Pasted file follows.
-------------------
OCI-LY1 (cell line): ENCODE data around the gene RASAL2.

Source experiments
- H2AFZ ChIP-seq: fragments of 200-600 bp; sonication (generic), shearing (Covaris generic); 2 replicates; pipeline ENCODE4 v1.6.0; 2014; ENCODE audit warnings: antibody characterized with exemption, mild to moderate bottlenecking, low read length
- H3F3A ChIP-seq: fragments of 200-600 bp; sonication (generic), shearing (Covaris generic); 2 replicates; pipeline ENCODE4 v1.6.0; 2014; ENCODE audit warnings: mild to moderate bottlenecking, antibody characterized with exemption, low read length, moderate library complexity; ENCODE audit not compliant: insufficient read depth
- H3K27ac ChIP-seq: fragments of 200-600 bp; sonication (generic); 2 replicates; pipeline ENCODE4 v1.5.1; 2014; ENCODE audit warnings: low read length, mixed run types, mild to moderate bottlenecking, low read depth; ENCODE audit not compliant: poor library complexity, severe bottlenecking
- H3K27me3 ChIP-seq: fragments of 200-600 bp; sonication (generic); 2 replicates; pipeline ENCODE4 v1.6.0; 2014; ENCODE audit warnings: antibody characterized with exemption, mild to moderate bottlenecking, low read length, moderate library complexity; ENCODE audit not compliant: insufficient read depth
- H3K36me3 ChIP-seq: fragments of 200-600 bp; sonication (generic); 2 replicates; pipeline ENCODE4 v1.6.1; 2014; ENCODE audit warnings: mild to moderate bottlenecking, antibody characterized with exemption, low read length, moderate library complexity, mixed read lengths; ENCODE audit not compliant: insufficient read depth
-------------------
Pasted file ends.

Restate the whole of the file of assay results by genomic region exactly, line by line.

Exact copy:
OCI-LY1 (cell line): ENCODE data around the gene RASAL2.

Source experiments
- H2AFZ ChIP-seq: fragments of 200-600 bp; sonication (generic), shearing (Covaris generic); 2 replicates; pipeline ENCODE4 v1.6.0; 2014; ENCODE audit warnings: antibody characterized with exemption, mild to moderate bottlenecking, low read length
- H3F3A ChIP-seq: fragments of 200-600 bp; sonication (generic), shearing (Covaris generic); 2 replicates; pipeline ENCODE4 v1.6.0; 2014; ENCODE audit warnings: mild to moderate bottlenecking, antibody characterized with exemption, low read length, moderate library complexity; ENCODE audit not compliant: insufficient read depth
- H3K27ac ChIP-seq: fragments of 200-600 bp; sonication (generic); 2 replicates; pipeline ENCODE4 v1.5.1; 2014; ENCODE audit warnings: low read length, mixed run types, mild to moderate bottlenecking, low read depth; ENCODE audit not compliant: poor library complexity, severe bottlenecking
- H3K27me3 ChIP-seq: fragments of 200-600 bp; sonication (generic); 2 replicates; pipeline ENCODE4 v1.6.0; 2014; ENCODE audit warnings: antibody characterized with exemption, mild to moderate bottlenecking, low read length, moderate library complexity; ENCODE audit not compliant: insufficient read depth
- H3K36me3 ChIP-seq: fragments of 200-600 bp; sonication (generic); 2 replicates; pipeline ENCODE4 v1.6.1; 2014; ENCODE audit warnings: mild to moderate bottlenecking, antibody characterized with exemption, low read length, moderate library complexity, mixed read lengths; ENCODE audit not compliant: insufficient read depth